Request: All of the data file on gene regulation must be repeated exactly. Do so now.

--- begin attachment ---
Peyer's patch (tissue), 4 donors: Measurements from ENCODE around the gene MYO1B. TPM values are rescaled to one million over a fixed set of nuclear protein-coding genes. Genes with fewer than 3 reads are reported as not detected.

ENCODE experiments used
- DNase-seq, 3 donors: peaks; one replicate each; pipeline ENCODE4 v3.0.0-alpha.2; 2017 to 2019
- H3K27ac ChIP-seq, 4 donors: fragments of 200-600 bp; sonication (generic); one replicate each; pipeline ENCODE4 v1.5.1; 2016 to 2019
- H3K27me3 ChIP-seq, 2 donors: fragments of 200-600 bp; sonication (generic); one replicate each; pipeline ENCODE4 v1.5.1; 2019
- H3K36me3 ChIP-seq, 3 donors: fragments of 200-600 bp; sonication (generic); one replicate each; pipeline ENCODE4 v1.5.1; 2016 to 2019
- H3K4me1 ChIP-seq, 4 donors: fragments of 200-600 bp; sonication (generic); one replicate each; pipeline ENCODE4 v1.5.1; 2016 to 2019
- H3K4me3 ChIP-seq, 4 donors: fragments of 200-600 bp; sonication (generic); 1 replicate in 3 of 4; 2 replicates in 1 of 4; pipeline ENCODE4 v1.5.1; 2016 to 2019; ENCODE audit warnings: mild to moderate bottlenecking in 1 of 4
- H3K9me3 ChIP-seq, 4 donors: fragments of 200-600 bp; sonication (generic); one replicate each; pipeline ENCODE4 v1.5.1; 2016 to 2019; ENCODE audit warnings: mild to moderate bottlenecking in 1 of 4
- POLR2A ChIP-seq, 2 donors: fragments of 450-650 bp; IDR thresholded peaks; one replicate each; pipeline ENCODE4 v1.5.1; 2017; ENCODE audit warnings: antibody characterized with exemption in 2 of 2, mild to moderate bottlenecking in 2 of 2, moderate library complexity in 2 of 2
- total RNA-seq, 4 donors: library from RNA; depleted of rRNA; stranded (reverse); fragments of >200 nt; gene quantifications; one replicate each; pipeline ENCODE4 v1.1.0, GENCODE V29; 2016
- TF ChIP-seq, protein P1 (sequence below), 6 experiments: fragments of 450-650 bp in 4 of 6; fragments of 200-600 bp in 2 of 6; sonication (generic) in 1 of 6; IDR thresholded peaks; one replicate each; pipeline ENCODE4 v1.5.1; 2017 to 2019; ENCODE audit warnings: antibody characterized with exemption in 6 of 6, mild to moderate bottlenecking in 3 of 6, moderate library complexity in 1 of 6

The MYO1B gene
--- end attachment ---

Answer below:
Peyer's patch (tissue), 4 donors: Measurements from ENCODE around the gene MYO1B. TPM values are rescaled to one million over a fixed set of nuclear protein-coding genes. Genes with fewer than 3 reads are reported as not detected.

ENCODE experiments used
- DNase-seq, 3 donors: peaks; one replicate each; pipeline ENCODE4 v3.0.0-alpha.2; 2017 to 2019
- H3K27ac ChIP-seq, 4 donors: fragments of 200-600 bp; sonication (generic); one replicate each; pipeline ENCODE4 v1.5.1; 2016 to 2019
- H3K27me3 ChIP-seq, 2 donors: fragments of 200-600 bp; sonication (generic); one replicate each; pipeline ENCODE4 v1.5.1; 2019
- H3K36me3 ChIP-seq, 3 donors: fragments of 200-600 bp; sonication (generic); one replicate each; pipeline ENCODE4 v1.5.1; 2016 to 2019
- H3K4me1 ChIP-seq, 4 donors: fragments of 200-600 bp; sonication (generic); one replicate each; pipeline ENCODE4 v1.5.1; 2016 to 2019
- H3K4me3 ChIP-seq, 4 donors: fragments of 200-600 bp; sonication (generic); 1 replicate in 3 of 4; 2 replicates in 1 of 4; pipeline ENCODE4 v1.5.1; 2016 to 2019; ENCODE audit warnings: mild to moderate bottlenecking in 1 of 4
- H3K9me3 ChIP-seq, 4 donors: fragments of 200-600 bp; sonication (generic); one replicate each; pipeline ENCODE4 v1.5.1; 2016 to 2019; ENCODE audit warnings: mild to moderate bottlenecking in 1 of 4
- POLR2A ChIP-seq, 2 donors: fragments of 450-650 bp; IDR thresholded peaks; one replicate each; pipeline ENCODE4 v1.5.1; 2017; ENCODE audit warnings: antibody characterized with exemption in 2 of 2, mild to moderate bottlenecking in 2 of 2, moderate library complexity in 2 of 2
- total RNA-seq, 4 donors: library from RNA; depleted of rRNA; stranded (reverse); fragments of >200 nt; gene quantifications; one replicate each; pipeline ENCODE4 v1.1.0, GENCODE V29; 2016
- TF ChIP-seq, protein P1 (sequence below), 6 experiments: fragments of 450-650 bp in 4 of 6; fragments of 200-600 bp in 2 of 6; sonication (generic) in 1 of 6; IDR thresholded peaks; one replicate each; pipeline ENCODE4 v1.5.1; 2017 to 2019; ENCODE audit warnings: antibody characterized with exemption in 6 of 6, mild to moderate bottlenecking in 3 of 6, moderate library complexity in 1 of 6

The MYO1B gene